The #GlobalShutdown continues today, from NYC to Berkeley and Tokyo to Melbourne, people are protesting the grand jury decision to not indict NYPD officer Daniel Pantaleo for his responsibility in the death of Eric Garner. Protesters have successfully rallied and blocked major roadways, tunnels, and city centers since Wednesday night. Though the protests have remained mostly peaceful thus far, with marches and “die-ins” demonstrations, this has not stopped police from targeting many protesting – even praying rabbis have been arrested. In Berkeley, clashes turned violent between police and protesters. Nevertheless, over 1500 protesters there still managed to shut down I-80, both westbound and eastbound on the night of December 9th. This afternoon, Black Congressional staffers staged a walkout in solidarity with the ongoing national and international protests.
— Chantel Trujillo (@ChantillyyyLace) December 9, 2014
Last Friday, United Nations human right officials criticized the grand jury decisions in the deaths of Brown and Garner and called on the US to stop policing practices that disproportionately target Black Americans. According to international law, the use of lethal force is permissible when it is necessary to protect life.
The decision not to indict Pantaleo for killing Garner struck a chord even among those who were unsympathetic or apathetic about the same outcome a few months ago for Officer Darren Wilson after he shot and killed Michael Brown, an unarmed teenager in Ferguson, Missouri. Even conservatives (including Bill O’Reilly) are expressing shock and outrage. On social media the conversation has centered around trending hashtags like: #blacklivesmatter, #crimingwhilewhite, #shutitdown, #icantbreathe. It’s a lot to take in and process, let alone understand. Something is amiss in our justice system when there are absolutely no repercussions for a police officer who we know through clear videotaped evidence used extreme force and killed an unarmed man while trying to arrest him for selling illegal cigarettes. So how do we make sense of what happened? What are the protestors demanding? Where do we go from here? altMemo breaks it down here.
The Protest Demands The protests are a response to grand jury decision not to indict Officer Pantaleo. The protesters outrage is also amplified by the November 24th grand jury decision not to indict Officer Darren Wilson for fatally shooting unarmed teenager, Michael Brown, in Ferguson, MS. As such, the protesters are demanding further federal investigations and calling for reforms aimed at countering police aggressiveness and brutality around the nation. The Justice League in NYC, which has been leading with protest demands to establish protocols for greater police accountability, has asked for 5000 signatures for its online petition by 4pm on, Wed., Dec. 10th: http://www.gatheringforjustice.org/.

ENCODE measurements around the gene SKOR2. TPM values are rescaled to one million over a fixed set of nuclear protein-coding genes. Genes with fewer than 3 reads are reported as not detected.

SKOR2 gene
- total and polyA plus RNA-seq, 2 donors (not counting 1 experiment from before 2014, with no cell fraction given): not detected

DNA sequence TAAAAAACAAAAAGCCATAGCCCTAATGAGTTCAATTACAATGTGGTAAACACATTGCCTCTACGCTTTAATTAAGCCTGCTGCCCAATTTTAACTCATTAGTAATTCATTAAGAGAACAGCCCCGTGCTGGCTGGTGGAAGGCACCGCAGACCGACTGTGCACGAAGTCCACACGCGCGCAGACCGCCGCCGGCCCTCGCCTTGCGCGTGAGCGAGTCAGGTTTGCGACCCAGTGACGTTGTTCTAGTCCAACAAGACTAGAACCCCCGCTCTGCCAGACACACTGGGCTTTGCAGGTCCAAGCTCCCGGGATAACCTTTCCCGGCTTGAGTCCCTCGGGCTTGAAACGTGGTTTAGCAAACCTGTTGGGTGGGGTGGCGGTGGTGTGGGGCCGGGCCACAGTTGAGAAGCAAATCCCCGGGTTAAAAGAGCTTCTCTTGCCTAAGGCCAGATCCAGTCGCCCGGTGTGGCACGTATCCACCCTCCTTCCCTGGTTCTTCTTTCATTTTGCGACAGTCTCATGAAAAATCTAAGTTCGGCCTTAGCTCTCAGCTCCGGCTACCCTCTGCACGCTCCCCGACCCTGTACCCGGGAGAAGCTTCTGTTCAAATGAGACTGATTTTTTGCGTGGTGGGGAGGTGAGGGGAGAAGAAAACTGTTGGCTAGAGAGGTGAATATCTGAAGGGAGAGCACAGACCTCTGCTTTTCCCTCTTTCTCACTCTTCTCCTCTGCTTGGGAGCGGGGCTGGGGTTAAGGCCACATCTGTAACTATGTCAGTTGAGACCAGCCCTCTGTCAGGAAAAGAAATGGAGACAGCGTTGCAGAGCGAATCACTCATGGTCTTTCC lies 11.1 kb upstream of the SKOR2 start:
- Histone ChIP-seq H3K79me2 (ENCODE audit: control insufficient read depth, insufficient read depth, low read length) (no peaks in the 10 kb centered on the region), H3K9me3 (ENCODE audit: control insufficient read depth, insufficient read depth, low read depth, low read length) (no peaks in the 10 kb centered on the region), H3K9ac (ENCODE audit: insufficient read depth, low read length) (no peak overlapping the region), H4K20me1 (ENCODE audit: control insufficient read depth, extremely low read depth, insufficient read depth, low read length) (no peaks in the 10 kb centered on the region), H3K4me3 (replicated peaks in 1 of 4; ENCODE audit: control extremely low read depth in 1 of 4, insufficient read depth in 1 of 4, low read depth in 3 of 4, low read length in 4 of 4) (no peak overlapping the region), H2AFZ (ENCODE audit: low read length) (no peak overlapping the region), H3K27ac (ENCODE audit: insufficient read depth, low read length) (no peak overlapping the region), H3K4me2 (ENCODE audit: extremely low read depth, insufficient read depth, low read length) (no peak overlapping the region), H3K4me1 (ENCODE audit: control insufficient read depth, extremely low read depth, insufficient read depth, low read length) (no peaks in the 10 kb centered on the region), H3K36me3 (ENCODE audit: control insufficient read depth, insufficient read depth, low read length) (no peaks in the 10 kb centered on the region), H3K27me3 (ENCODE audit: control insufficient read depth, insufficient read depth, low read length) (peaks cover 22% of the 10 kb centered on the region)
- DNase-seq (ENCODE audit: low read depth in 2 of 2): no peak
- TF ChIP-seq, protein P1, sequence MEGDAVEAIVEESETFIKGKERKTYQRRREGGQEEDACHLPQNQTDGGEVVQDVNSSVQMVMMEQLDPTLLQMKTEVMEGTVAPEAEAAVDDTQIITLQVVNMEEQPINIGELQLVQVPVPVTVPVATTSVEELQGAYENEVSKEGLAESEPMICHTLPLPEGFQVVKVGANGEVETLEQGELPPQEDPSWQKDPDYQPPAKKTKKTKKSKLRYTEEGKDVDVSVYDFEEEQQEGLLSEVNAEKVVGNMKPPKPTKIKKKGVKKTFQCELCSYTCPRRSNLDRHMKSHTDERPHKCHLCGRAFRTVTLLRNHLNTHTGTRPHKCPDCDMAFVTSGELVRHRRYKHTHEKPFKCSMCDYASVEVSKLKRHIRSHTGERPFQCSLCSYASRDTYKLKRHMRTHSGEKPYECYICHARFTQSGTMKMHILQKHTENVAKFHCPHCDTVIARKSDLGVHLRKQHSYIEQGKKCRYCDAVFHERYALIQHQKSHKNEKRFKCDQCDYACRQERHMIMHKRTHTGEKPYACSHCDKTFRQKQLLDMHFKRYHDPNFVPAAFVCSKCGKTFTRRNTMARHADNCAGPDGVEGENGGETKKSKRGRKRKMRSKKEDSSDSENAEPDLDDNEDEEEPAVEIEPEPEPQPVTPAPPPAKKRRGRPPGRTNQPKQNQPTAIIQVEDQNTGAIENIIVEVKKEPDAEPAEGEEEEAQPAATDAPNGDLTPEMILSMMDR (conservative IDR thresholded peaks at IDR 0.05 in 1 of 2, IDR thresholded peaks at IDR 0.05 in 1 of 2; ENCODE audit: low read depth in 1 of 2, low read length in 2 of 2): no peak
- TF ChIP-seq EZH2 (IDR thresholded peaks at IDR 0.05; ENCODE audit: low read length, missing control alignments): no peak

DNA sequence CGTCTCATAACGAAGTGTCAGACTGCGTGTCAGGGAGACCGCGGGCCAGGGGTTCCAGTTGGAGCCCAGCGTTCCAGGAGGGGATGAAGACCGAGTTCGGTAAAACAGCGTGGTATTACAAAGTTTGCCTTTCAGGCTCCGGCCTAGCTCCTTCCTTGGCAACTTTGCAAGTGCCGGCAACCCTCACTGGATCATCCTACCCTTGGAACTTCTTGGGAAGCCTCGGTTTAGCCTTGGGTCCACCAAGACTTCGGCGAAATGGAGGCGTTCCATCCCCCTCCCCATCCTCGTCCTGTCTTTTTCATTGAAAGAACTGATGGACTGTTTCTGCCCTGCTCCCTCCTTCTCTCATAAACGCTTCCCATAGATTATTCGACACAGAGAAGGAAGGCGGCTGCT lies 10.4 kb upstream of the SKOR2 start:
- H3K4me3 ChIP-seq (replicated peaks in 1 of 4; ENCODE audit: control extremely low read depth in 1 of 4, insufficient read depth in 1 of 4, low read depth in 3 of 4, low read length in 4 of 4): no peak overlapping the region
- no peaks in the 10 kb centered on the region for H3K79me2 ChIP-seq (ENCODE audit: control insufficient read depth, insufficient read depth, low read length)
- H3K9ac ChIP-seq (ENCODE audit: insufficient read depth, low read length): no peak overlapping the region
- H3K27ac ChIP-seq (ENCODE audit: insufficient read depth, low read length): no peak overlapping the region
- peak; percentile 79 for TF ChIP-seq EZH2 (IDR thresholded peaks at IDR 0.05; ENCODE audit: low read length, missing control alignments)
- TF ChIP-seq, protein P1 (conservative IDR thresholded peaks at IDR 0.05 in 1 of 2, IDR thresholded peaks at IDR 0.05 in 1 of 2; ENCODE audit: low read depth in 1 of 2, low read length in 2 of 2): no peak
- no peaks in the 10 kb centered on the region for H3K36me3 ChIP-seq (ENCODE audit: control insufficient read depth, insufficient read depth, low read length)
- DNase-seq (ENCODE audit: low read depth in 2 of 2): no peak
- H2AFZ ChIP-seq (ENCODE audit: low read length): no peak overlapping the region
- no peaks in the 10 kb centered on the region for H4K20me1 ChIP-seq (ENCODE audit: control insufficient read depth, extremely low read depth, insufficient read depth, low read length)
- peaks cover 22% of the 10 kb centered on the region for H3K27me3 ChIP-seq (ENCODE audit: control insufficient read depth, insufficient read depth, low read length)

NY Protesters will be taking their demands to City Hall today. Backstory On July 17, 2014, Eric Garner was stopped in Staten Island by police officers on the suspicion of selling loose, single cigarettes from packs without tax stamps. Garner said he was innocent and that he was tired of being harassed by the cops. “It stops today,” he says. Two officers including Daniel Pantaleo close in to arrest Garner. Garner pulls his hands away. Pantaleo puts his arms around Garner’s neck in what appears to be a chokehold, an illegal tactic that banned by the New York Police Department (NYPD). More officers come to the scene and Garner is held down. During all this he is heard gasping for breath and repeating, “I can’t breathe.” This was all recorded in video that soon went viral. A second video taken by a bystander revealed Garner lying motionless and unresponsive before paramedics arrive. Garner went into cardiac arrest while in the ambulance. An hour later, he was pronounced dead at Richmond University Medical Center. After Garner’s death, Officer Pantaleo was stripped of his handgun and badge and put on desk duty. Another involved officer, Justin Damico, was also placed on desk duty but not stripped of his gun or badge. Four of the responding EMTs and paramedics were suspended without pay. Ramsey Orta, the man who recorded the incident, and his wife were also arrested on unrelated charges soon after Garner’s death. The wife was released while Orta waited on bond. Both claimed they were being set up because of the recording. In August, the city medical examiner ruled the death a homicide, stating the compression of the neck and chest, along with the way Garner was positioned on the ground killed Garner. Contributing factors included were Garner’s acute and chronic bronchial asthma, obesity and hypertensive cardiovascular disease.
The Grand Jury Decision On December 3rd, after a two months of prosecution presentations, the grand jury voted not to indict Officer Pantaleo for the murder of Eric Garner. Justice Stephen Rooney of Richmond County Supreme Court allowed the release of limited information on the otherwise secret proceedings. From that release we know:
- The jury sat for 9 weeks.
- There were 50 witnesses presented — 22 were civilians, the rest police officers, emergency personnel and doctors.
- 60 exhibits were admitted — including 4 videos and records regarding policies, procedures and training practices of the NYPD, medical records, autopsy records, and photographs.
- Jurors were briefed on law, specifically on legal standards that govern the use of force by a police officer when making an arrest.
The limited release is unlike the approach taken in Ferguson, where all of the evidence and testimony that was presented to the grand jury was released to the public.
What is a grand jury? Grand juries are usually 23 jurors selected to meet in private to determine whether there is enough evidence to take a case to criminal trial, whether before a jury or judge. By law, these proceedings are kept secret and the only evidence presented is that which is introduced by prosecutors. Prosecutors are also the ones to instruct the grand jurors on the law as it pertains to the case they are evaluating. A decision is made when at least 12 jurors agree.
Grand juries in the context of this case: Grand juries usually do vote to indict, and by usually I mean 99% of the time. This should not be surprising since grand juries are directly influenced by everything prosecution instructs them to review. However, when it comes to cases that involve police officers it is rare to get an indictment of an officer for an on-duty homicide. These numbers get even smaller if the victim was black versus white. Critics of the use of grand juries in such cases point to the existing relationships between prosecutors and police officers and the unlikeliness that a DA would offer up evidence to indict “one of their own” – with the standard secrecy surrounding grand jury proceedings this all remains unclear. Some insight into the mindset of Staten Islanders – where the Garner grand jurors were based – was provided by a Quinnipiac University poll which found: